Caneel Hill Trail
(Distance: About 2.5 miles, Approximate Time: 2 hours)
This trail joins Cruz Bay with Northshore Road entrance to Caneel Bay. The trail leads up to a scenic overlook atop Caneel Hill. The overlook is at an elevation of 720 feet. The trail continues to Margaret Hill, elevation 850 feet, and then descends to North-shore Road.
Caneel Hill Spur Trail
(Distance: About 1 mile, Approximate Time: 40 minutes)
This trail starts from Lind Point trail. It crosses Northshore Road at an overlook of Cruz bay and Caneel Bay. It joins Caneel Hill trail at .4 miles.
Water Catchments Trail
(Distance: 1.0 mile, Approximate Time: 30 minutes)
This trail leads between Centerline Road and Northshore Road. The trail joins the Caneel Hill trail over a portion of its route.
Turtle Point Trail
(Distance: 0.6 mile, Approximate Time: 30 minutes)
Trail begins at the north end of the Caneel Bay Plantation. Hikers on this trail should enter the property and register at the front desk.
(Distance 0.1 mile, Approximate Time: 10 minutes)
This short trail leads to a scenic grassy flat overlook with an old sugar mill tower. A road/parking area just off of Northshore road is the beginning point of the short hike.
Cinnamon Bay Self-Guiding Trail
(Distance: 0.5 miles, Approximate Time: 1 hour)
This trail passes through sugar plantation ruins and forested areas. Placards and signs along the trail indicate historical and environmental points of interest. The trail begins near the entrance to Cinnamon Bay campground and beach.
Cinnamon Bay Trail
(Distance: 1mile, Approximate Time: 1 hour)
This trail begins around 100 yards east of the entrance to Cinnamon Bay Campground. This forested trail leads up an old Danish plantation road and junctions with Centerline Road.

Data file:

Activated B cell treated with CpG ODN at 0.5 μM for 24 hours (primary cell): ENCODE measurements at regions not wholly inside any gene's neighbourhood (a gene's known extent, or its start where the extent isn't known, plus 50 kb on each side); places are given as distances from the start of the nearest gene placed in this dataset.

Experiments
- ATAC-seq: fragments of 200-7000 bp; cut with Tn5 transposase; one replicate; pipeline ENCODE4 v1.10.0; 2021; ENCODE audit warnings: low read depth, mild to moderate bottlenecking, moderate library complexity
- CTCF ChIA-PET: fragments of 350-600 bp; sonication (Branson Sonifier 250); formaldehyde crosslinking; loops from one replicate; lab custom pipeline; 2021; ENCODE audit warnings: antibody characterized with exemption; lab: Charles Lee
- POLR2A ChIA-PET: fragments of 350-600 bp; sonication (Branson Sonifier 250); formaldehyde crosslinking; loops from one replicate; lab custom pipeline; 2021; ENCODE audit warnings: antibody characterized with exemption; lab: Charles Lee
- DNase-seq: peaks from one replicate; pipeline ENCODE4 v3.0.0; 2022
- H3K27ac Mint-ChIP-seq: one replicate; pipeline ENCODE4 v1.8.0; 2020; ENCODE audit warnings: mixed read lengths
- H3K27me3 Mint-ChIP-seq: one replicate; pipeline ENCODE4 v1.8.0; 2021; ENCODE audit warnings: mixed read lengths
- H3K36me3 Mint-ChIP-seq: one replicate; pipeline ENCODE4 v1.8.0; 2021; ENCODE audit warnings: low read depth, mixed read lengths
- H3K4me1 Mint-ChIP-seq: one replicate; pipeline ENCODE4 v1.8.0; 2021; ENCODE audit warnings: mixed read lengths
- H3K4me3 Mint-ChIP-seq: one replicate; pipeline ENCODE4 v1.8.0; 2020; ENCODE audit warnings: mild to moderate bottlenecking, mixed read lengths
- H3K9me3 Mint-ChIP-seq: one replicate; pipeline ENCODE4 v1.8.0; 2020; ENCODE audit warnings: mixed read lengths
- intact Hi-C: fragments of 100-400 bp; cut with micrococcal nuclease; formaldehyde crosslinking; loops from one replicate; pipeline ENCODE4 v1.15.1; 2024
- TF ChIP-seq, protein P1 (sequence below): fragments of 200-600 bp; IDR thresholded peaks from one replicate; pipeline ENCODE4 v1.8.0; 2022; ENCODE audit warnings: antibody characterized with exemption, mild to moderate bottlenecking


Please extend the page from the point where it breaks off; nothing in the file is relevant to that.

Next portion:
Francis Bay Trail
(Distance: 0.5 miles, Approximate Time: 30 minutes)
This trail begins at the west end of the Mary Creek road. The trail passes through a dry forest and leads past the Francis Bay Estate House and onto the beach. There is a mangrove forest and brackish pond at the end of this trail. A viewing area close to the mangrove forest allows an opportunity to bird watch. Snorkeling is good from the beach. The deep-water around Mary Point should be avoided.
Annaberg School Area
(Distance: 0.2 mile, Approximate Time: 15 minutes)
This trail leads to ruins of one of the Caribbean's oldest public school houses. The school offers great views of Mary Point, Leinster Bay and Tortola.
(Distance: 0.2 mile, Approximate Time: 30 minutes)
This trail joins the paved Leinster Bay Road. A mangrove forest and shallow reef provides a good wildlife viewing area. Land crabs, wading birds and other marine animals are a common. A self-guiding walking tour of the Annaberg Plantation Ruins is a short distance uphill from this area.Related to:
- Hiking and Walking
Some very large nests can be seen in the trees out on the trails. These nests are not housing anything that will bite or sting, they are termite nests.Related to:
- Jungle and Rain Forest